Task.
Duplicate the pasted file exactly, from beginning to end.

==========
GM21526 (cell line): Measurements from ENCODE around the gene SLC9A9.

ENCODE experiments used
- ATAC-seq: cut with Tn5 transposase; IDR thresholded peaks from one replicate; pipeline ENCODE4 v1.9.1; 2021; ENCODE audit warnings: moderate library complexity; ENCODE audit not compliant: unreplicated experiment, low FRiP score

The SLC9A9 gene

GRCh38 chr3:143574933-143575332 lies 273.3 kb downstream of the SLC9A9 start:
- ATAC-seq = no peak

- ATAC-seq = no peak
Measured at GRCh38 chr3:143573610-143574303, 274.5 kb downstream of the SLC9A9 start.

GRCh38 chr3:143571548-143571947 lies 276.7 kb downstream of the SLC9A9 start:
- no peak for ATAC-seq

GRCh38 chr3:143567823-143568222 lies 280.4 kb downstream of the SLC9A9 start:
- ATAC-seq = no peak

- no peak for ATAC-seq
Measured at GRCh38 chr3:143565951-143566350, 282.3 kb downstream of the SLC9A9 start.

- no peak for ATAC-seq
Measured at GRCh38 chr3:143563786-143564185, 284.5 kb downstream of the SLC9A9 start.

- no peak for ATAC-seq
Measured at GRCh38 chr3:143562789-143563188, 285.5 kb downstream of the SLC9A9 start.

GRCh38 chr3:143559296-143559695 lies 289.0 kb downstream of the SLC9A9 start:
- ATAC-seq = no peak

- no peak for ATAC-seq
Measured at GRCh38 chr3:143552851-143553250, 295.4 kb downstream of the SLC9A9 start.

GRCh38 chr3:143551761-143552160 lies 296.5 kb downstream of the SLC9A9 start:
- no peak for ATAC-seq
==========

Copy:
GM21526 (cell line): Measurements from ENCODE around the gene SLC9A9.

ENCODE experiments used
- ATAC-seq: cut with Tn5 transposase; IDR thresholded peaks from one replicate; pipeline ENCODE4 v1.9.1; 2021; ENCODE audit warnings: moderate library complexity; ENCODE audit not compliant: unreplicated experiment, low FRiP score

The SLC9A9 gene

GRCh38 chr3:143574933-143575332 lies 273.3 kb downstream of the SLC9A9 start:
- ATAC-seq = no peak

- ATAC-seq = no peak
Measured at GRCh38 chr3:143573610-143574303, 274.5 kb downstream of the SLC9A9 start.

GRCh38 chr3:143571548-143571947 lies 276.7 kb downstream of the SLC9A9 start:
- no peak for ATAC-seq

GRCh38 chr3:143567823-143568222 lies 280.4 kb downstream of the SLC9A9 start:
- ATAC-seq = no peak

- no peak for ATAC-seq
Measured at GRCh38 chr3:143565951-143566350, 282.3 kb downstream of the SLC9A9 start.

- no peak for ATAC-seq
Measured at GRCh38 chr3:143563786-143564185, 284.5 kb downstream of the SLC9A9 start.

- no peak for ATAC-seq
Measured at GRCh38 chr3:143562789-143563188, 285.5 kb downstream of the SLC9A9 start.

GRCh38 chr3:143559296-143559695 lies 289.0 kb downstream of the SLC9A9 start:
- ATAC-seq = no peak

- no peak for ATAC-seq
Measured at GRCh38 chr3:143552851-143553250, 295.4 kb downstream of the SLC9A9 start.

GRCh38 chr3:143551761-143552160 lies 296.5 kb downstream of the SLC9A9 start:
- no peak for ATAC-seq